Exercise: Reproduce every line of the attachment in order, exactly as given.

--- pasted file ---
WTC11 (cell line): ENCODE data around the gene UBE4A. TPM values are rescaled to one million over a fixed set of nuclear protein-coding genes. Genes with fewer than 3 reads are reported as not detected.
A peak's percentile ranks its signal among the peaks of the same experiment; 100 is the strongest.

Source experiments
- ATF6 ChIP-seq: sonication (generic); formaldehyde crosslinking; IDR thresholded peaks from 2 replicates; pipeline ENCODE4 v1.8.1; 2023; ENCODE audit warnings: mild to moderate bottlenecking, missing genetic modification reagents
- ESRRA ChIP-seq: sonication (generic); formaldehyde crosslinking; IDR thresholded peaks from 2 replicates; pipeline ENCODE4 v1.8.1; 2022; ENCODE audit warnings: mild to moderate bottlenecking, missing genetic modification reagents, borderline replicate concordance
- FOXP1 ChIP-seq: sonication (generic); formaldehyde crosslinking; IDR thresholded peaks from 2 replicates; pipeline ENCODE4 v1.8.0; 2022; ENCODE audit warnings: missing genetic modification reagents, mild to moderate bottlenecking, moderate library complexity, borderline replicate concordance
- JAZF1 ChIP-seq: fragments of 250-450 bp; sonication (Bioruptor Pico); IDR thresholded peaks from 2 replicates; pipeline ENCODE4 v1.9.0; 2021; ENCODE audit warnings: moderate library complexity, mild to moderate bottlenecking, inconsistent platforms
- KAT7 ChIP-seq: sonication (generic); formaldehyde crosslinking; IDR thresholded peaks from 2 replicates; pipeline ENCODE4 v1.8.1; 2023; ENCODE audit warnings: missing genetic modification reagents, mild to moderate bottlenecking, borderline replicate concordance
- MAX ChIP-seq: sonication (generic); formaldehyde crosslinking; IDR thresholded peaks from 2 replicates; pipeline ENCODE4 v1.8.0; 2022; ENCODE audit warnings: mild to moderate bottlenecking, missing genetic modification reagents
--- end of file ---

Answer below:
WTC11 (cell line): ENCODE data around the gene UBE4A. TPM values are rescaled to one million over a fixed set of nuclear protein-coding genes. Genes with fewer than 3 reads are reported as not detected.
A peak's percentile ranks its signal among the peaks of the same experiment; 100 is the strongest.

Source experiments
- ATF6 ChIP-seq: sonication (generic); formaldehyde crosslinking; IDR thresholded peaks from 2 replicates; pipeline ENCODE4 v1.8.1; 2023; ENCODE audit warnings: mild to moderate bottlenecking, missing genetic modification reagents
- ESRRA ChIP-seq: sonication (generic); formaldehyde crosslinking; IDR thresholded peaks from 2 replicates; pipeline ENCODE4 v1.8.1; 2022; ENCODE audit warnings: mild to moderate bottlenecking, missing genetic modification reagents, borderline replicate concordance
- FOXP1 ChIP-seq: sonication (generic); formaldehyde crosslinking; IDR thresholded peaks from 2 replicates; pipeline ENCODE4 v1.8.0; 2022; ENCODE audit warnings: missing genetic modification reagents, mild to moderate bottlenecking, moderate library complexity, borderline replicate concordance
- JAZF1 ChIP-seq: fragments of 250-450 bp; sonication (Bioruptor Pico); IDR thresholded peaks from 2 replicates; pipeline ENCODE4 v1.9.0; 2021; ENCODE audit warnings: moderate library complexity, mild to moderate bottlenecking, inconsistent platforms
- KAT7 ChIP-seq: sonication (generic); formaldehyde crosslinking; IDR thresholded peaks from 2 replicates; pipeline ENCODE4 v1.8.1; 2023; ENCODE audit warnings: missing genetic modification reagents, mild to moderate bottlenecking, borderline replicate concordance
- MAX ChIP-seq: sonication (generic); formaldehyde crosslinking; IDR thresholded peaks from 2 replicates; pipeline ENCODE4 v1.8.0; 2022; ENCODE audit warnings: mild to moderate bottlenecking, missing genetic modification reagents